The Department of Labor's implementing regulations, however, indicate that Zeigler Construction did not establish the annuity within the meaning of ERISA. Under 29 C.F.R. Sec. 2510.3-2(d), an employer may "collect contributions through payroll deductions ... and ... remit them to the sponsor of an [individual retirement] annuity" without establishing an employee benefit plan--provided that the employee's participation is voluntary, the employer does not endorse the annuity, and the employer receives no compensation other than reimbursement for administrative services. Similarly, in a slightly different context, 29 C.F.R. Sec. 2510.3-2(f) authorizes employers to "collect [ ] annuity or custodial account considerations ... remit [ ] such considerations to annuity contractors and maintain [ ] records of such considerations," without thereby establishing or maintaining an employee benefit plan.
These regulations show that an employer's acts of forwarding an employee's money for the purchase of an annuity and completing paperwork do not by themselves establish an employee benefit plan. This conclusion makes sense. Again, William Zeigler was entitled to a lump sum cash distribution. He could have taken his cash and bought the annuity at issue here himself, in which case no real argument could arise that the annuity had been established by Zeigler Construction. As long as he bought the annuity within 60 days of receiving his lump sum distribution, Zeigler's tax treatment would have remained the same.4 See 26 U.S.C. § 402(a) (5) (allowing employees to "rollover" distributions from qualified trusts into other eligible retirement plans). It would be a needless elevation of form over substance to treat these transactions differently.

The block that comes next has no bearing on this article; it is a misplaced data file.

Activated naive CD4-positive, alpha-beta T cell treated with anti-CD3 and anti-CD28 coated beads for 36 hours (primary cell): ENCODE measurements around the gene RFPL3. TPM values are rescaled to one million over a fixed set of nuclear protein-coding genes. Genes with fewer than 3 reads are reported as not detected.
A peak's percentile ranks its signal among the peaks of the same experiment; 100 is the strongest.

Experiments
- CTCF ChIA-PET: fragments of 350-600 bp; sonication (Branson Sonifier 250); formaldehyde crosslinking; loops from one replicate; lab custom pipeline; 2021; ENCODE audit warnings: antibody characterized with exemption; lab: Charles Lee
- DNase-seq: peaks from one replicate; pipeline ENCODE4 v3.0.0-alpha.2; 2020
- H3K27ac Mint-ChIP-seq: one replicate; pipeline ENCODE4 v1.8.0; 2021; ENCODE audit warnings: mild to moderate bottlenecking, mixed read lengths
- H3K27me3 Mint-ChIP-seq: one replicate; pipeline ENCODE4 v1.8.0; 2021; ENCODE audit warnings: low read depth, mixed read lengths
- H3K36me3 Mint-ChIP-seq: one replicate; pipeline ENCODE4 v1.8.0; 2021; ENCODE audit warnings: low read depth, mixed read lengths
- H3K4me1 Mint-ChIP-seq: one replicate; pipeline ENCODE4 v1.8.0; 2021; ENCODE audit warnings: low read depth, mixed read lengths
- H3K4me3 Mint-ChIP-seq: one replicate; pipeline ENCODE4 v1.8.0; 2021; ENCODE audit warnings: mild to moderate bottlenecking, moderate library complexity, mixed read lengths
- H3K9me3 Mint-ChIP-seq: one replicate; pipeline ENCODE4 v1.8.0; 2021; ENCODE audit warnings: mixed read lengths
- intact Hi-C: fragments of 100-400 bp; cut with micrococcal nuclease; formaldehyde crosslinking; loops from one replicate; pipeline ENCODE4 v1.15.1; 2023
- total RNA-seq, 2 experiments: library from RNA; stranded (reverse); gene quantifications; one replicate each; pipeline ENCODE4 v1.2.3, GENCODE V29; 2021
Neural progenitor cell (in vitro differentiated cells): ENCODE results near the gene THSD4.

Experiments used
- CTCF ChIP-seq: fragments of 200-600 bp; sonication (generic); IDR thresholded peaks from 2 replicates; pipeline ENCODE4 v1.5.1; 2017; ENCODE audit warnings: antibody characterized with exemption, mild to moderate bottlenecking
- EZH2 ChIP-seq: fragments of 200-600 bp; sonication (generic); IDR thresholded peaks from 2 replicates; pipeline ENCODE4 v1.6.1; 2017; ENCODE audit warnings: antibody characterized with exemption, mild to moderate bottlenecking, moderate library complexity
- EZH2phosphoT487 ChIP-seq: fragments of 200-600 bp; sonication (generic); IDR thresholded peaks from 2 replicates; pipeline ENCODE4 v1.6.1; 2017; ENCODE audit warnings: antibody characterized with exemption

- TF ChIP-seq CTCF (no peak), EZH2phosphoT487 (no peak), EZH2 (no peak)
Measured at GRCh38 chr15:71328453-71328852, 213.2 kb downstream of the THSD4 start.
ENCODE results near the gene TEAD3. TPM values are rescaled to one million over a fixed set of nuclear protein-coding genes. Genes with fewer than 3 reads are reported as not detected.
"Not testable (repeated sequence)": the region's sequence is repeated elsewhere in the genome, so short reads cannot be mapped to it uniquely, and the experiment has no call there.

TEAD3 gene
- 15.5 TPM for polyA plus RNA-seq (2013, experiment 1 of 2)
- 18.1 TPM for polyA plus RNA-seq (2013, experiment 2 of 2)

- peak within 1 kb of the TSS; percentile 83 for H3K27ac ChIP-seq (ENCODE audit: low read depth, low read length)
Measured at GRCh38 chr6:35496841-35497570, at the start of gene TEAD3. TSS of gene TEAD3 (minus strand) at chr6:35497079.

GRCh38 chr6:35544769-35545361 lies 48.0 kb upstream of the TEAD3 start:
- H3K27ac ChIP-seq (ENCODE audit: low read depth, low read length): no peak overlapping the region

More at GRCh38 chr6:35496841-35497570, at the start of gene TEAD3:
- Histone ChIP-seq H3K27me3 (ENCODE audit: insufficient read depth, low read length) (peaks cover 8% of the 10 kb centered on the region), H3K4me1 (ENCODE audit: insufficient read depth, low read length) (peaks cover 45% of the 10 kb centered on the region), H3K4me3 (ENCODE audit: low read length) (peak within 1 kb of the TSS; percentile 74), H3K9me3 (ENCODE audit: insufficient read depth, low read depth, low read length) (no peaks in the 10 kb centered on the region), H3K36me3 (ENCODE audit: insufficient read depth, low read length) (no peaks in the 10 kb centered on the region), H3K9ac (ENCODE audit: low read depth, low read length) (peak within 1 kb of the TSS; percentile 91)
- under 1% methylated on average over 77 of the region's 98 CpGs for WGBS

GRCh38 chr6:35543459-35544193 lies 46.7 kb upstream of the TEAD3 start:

Our conclusion might be different if Reliance could show that Zeigler Construction selected the annuity at issue and presented it to William Zeigler as the company's preferred plan, or that Zeigler Construction received a commission for the sale of the annuity, or did some other act to take it out of the role of mere conduit. But Reliance has not alleged, much less shown, such facts. In short, William Zeigler's annuity is not an employee benefit plan within the meaning of ERISA Sec. 514(a) because it was not established by his employer. For this reason, ERISA Sec. 514(a) cannot preempt the Illinois statute in the present case.
Finally, Reliance contends that the Illinois statute violates due process because it applies to cases such as the present one that were "pending on" the statute's effective date. Ill.Rev.Stat., ch. 110, p 12-1006(d). But "a court should 'apply the law in effect at the time it renders its decision, unless doing so would result in manifest injustice or there is a statutory direction or legislative history to the contrary.' " Schalk v. Reilly, 900 F.2d 1091, 1096 (7th Cir. 1990), cert. denied, --- U.S. ----, 111 S. Ct. 509, 112 L. Ed. 2d 521 (1990), quoting Bradley v. School Board, 416 U.S. 696, 711, 94 S. Ct. 2006, 2016, 40 L. Ed. 2d 476 (1974). The statutory direction in this case leaves no doubt that the Illinois statute applies, and Reliance has not pointed to any manifest injustice from the statute's application--leaving Reliance with no basis for its due process challenge.